When You Hit the Wall

Therefore, since we have so great a cloud of witnesses surrounding us, let us also lay aside every encumbrance and the sin which so easily entangles us, and let us run with endurance the race that is set before us, fixing our eyes on Jesus, the author and perfecter of faith~ Hebrew 12:1-2

 There are a number of terms for it, some of them colorful. Sometimes it’s called “throwing in the towel” or “flaking out.” I generally refer to it as “calling it. ”The military calls it “deserting your post”, my kids call it “canning” and the English call it “bunking off”. I will not repeat the phrase my Father had for it; all you need to know is that it’s not the least bit appropriate.

 Runners call it “hitting the wall.” I am partial to that particular expression because “hitting the wall” is about more than quitting. Hitting the wall is a moment in a race that appears to come out of nowhere. Suddenly the runner is overcome with negative thoughts and overwhelmed by the enormity of the task ahead. Every muscle begs for mercy. The runner longs to just give up and go home.

 Hitting the wall happens for a number of reasons, some completely outside the runner’s control. Poor weather conditions, outside distractions, fatigue, illness or lack of proper training for that particular race can cause even the most seasoned athlete to long to bow out of the race and hit the nearest Five Guys. Whatever the cause, the bottom-line is simple. When a runner hits the wall, they have a choice to make. Do they give-up and go home or do they dig deep and muster the strength to finish the race?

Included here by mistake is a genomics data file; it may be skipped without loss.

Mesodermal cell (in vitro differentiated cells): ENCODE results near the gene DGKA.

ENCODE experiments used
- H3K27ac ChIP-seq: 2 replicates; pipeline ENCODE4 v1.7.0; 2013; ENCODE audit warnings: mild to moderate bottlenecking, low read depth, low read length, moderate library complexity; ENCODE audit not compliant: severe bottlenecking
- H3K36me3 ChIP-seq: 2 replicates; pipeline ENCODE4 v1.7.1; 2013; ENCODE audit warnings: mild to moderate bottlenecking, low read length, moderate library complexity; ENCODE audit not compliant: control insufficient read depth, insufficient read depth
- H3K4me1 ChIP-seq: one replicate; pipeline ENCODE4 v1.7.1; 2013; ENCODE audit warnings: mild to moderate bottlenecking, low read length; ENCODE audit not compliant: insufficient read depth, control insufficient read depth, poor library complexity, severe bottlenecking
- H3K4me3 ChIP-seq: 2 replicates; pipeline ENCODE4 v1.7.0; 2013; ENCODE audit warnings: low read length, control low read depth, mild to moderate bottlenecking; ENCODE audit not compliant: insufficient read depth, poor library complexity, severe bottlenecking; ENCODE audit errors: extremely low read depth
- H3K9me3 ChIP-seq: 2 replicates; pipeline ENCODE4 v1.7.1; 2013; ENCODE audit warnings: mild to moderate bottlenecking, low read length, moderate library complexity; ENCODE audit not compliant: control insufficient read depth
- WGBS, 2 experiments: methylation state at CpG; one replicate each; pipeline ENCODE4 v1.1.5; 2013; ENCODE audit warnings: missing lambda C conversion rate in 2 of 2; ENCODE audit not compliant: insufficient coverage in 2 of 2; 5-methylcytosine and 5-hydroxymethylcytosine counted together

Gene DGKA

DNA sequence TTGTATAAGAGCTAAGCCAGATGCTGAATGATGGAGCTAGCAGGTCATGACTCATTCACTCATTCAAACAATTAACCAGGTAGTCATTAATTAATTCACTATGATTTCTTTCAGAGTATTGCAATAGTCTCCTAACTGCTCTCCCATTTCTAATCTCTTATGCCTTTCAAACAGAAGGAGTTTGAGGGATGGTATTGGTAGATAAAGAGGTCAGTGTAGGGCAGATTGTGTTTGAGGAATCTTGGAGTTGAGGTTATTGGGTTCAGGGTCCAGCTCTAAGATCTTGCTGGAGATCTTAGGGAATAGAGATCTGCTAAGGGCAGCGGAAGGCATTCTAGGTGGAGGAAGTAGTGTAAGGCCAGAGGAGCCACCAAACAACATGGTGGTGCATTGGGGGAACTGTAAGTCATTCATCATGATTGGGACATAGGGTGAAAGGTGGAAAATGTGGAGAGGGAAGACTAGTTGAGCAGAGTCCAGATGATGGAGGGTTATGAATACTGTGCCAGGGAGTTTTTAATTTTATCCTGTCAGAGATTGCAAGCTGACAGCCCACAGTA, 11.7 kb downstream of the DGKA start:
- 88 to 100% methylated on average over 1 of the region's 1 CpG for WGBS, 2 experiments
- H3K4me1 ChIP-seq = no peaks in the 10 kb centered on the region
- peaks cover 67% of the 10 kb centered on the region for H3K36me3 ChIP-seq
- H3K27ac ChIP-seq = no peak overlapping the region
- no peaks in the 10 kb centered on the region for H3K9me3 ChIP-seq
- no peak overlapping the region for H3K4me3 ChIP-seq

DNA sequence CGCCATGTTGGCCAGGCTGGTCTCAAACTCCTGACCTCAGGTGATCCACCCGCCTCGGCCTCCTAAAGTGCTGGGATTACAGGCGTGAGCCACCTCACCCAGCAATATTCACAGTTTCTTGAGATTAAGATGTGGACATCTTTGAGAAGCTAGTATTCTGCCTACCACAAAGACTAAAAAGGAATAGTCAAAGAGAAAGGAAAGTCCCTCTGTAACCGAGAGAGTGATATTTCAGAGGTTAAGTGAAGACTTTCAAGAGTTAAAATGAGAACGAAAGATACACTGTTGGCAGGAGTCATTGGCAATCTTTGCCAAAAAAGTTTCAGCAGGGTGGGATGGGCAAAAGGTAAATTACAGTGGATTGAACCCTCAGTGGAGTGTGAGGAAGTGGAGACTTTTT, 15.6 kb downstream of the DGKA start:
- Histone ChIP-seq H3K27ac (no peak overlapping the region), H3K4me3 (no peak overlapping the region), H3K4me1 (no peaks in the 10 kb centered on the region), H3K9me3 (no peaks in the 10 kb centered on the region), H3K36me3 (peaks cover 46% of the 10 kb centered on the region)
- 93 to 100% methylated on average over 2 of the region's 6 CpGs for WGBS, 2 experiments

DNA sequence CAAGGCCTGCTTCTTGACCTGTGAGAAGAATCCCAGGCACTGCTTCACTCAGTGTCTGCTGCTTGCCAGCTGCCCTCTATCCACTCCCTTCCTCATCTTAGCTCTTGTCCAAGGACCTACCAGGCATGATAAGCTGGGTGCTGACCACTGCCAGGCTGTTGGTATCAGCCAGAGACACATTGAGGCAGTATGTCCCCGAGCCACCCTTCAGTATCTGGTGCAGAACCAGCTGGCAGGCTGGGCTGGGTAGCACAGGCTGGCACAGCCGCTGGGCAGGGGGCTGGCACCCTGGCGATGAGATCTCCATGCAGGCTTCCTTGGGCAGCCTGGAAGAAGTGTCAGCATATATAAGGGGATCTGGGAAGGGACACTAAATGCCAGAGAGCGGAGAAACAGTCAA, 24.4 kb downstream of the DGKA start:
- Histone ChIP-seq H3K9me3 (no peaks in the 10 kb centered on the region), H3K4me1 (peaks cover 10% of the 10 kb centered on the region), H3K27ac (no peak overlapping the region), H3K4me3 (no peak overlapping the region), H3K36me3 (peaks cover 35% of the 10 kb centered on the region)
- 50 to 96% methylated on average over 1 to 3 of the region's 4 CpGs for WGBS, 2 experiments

Runners are not the only ones faced with that choice.

At some point in the Christian life, every follower of Jesus hits a spiritual wall: a dark and ugly fork in the road where the walk of faith simply feels too hard and not worth pursuing. Deep down inside they don’t know if they can or even want to keep going. No Christian wants to admit they’ve hit the wall but everyone does at some point.